My Dad, Paddy, had polio when he was a child, at age approximately 7 he was hospitalised for 5 years without familial contact. The experience affected him both physically and emotionally for the rest of his life. Researching this work, I found many people, now elderly, that had similar experiences to my father. Some were even sent abroad to hospitals for extensive treatment, it affected all of them to this day. The primary reasons for no familial contact were medical, as polio is a contagious virus and the children needed to be isolated, secondly, in Ireland in the 1940’s not many people had phones or indeed cars, so contact was difficult.
This project grew organically from a small video I shot on repetition, I videoed myself wrapping my foot, this action was one my father did twice a day, every day so that his withered, child sized foot would fit into a normal shoe. So, the spark started and I kept researching, this resulted in drawings, paintings, crutch sculptures, a light box of photographs, video and poetry.
Part of my research: a newspaper clipping of a Progress Chart on the children’s condition – each child was assigned a number and family members would search these listings for an insight into how their child was progressing. How terribly sad the last entry for 1696 is.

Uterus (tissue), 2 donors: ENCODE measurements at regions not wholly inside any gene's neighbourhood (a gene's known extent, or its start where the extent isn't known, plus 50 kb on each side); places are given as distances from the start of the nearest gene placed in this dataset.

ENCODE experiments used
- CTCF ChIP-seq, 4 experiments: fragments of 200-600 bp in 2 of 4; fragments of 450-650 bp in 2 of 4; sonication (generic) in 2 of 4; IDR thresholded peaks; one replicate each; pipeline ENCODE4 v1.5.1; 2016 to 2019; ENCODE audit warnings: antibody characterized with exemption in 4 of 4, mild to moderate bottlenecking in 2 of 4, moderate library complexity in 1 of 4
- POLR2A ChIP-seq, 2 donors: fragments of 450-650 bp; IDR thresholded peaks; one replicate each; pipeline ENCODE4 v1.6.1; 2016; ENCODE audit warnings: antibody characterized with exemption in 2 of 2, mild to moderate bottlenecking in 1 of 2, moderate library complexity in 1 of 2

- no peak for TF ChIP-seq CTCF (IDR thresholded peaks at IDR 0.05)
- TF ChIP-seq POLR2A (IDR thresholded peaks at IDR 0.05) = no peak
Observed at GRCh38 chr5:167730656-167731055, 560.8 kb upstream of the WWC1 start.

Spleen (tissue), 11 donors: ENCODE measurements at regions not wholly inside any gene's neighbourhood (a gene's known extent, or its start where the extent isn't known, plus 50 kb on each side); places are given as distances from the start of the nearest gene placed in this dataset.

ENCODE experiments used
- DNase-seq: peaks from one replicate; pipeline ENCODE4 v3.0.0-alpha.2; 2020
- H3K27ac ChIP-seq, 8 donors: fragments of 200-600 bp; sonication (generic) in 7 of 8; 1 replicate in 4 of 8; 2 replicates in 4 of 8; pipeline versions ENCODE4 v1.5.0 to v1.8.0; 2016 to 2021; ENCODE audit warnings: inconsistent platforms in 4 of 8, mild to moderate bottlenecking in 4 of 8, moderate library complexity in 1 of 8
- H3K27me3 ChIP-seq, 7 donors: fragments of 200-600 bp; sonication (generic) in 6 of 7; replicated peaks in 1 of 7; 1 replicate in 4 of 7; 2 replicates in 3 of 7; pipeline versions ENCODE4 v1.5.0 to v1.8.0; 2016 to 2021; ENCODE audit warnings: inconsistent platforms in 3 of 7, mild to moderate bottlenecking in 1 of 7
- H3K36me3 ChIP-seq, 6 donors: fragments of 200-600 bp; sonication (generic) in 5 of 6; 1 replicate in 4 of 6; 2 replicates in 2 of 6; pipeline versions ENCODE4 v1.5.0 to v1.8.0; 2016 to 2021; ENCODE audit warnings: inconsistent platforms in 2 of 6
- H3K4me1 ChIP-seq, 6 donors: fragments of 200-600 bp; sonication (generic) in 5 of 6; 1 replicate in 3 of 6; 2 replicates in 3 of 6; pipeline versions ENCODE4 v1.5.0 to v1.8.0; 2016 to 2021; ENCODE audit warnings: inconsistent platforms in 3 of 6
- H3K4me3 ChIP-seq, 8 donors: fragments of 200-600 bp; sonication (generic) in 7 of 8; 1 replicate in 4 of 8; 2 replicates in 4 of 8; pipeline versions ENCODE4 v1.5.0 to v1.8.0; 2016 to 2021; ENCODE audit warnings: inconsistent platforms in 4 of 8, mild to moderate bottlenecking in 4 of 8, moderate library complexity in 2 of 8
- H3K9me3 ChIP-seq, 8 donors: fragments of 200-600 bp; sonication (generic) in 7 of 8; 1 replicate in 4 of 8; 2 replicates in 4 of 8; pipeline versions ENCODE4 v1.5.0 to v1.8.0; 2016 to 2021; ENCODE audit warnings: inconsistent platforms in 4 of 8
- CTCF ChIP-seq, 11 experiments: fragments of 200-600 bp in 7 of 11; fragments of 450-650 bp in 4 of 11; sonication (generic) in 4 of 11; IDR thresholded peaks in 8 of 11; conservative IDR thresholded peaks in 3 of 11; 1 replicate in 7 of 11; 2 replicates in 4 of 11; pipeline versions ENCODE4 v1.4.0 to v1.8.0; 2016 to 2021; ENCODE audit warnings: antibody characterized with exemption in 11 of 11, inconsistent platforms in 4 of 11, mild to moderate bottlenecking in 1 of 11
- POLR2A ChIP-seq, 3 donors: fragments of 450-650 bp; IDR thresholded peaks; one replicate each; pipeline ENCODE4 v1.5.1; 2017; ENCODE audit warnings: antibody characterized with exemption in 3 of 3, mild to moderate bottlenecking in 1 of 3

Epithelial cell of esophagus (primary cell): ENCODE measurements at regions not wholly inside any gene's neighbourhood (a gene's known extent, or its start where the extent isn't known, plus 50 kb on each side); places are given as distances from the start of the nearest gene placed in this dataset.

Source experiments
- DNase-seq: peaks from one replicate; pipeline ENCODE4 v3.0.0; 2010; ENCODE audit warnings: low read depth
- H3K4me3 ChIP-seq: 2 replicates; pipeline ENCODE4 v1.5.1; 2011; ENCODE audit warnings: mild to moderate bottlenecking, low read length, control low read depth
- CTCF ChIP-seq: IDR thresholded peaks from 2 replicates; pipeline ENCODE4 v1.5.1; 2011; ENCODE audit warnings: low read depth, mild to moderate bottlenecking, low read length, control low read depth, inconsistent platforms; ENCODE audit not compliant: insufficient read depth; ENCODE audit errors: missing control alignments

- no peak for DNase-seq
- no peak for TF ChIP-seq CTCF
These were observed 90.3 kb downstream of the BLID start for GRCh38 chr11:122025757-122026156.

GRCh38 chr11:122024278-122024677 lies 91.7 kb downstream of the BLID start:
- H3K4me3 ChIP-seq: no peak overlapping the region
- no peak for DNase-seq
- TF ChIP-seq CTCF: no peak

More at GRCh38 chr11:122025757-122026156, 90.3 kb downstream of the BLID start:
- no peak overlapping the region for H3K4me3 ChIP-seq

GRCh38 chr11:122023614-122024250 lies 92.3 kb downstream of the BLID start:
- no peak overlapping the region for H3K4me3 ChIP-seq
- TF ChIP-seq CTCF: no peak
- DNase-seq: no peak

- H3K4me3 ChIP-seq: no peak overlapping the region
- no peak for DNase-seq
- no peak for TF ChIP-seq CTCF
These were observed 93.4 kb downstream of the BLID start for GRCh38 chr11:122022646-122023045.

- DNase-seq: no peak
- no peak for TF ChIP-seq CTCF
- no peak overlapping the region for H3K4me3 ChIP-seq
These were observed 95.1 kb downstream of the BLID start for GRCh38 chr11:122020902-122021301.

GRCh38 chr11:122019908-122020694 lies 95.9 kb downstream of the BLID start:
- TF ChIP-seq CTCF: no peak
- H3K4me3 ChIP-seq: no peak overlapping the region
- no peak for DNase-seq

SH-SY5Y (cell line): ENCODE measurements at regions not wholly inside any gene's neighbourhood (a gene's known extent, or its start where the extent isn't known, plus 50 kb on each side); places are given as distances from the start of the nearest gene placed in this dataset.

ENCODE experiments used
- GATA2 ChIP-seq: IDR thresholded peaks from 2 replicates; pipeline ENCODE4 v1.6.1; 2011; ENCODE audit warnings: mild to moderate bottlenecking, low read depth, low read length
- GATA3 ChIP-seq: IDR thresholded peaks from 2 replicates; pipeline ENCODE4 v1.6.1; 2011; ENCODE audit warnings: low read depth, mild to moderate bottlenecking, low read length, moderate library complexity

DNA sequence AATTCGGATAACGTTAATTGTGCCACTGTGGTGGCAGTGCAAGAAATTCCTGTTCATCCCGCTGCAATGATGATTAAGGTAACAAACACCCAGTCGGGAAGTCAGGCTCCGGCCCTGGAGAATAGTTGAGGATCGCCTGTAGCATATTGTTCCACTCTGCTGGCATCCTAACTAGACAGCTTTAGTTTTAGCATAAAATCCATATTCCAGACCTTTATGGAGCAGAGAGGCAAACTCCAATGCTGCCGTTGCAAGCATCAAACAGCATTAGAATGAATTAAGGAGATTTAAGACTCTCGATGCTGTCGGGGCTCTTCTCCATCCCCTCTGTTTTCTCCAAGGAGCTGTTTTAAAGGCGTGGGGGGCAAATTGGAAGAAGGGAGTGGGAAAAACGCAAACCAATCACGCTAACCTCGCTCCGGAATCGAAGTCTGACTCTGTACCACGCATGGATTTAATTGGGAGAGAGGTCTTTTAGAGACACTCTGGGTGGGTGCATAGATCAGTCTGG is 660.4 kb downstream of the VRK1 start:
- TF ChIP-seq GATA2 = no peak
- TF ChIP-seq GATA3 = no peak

My dad as a child with some of his siblings (only pic I have) – this is part of a collection of photos kindly given by people that I contacted who had the polio virus as children. I pinpricked each child who had suffered polio and when the lightbox I designed is turned, on each child is highlighted, representing that they were there – yet not there – for part of their childhood.
I designed these little wire beds and they were made for me by friends John and Philly Smith. I then made a paper ‘sheet’ for each bed which was pinpricked with the number of each child.
I made child sized crutches, One was covered in a supersaturated sugar solution – children were often given the polio vaccination on a sugar lump.
This crutch was covered with all the numbers I could find in newspaper clippings, I wanted to honour each child’s memory on the piece.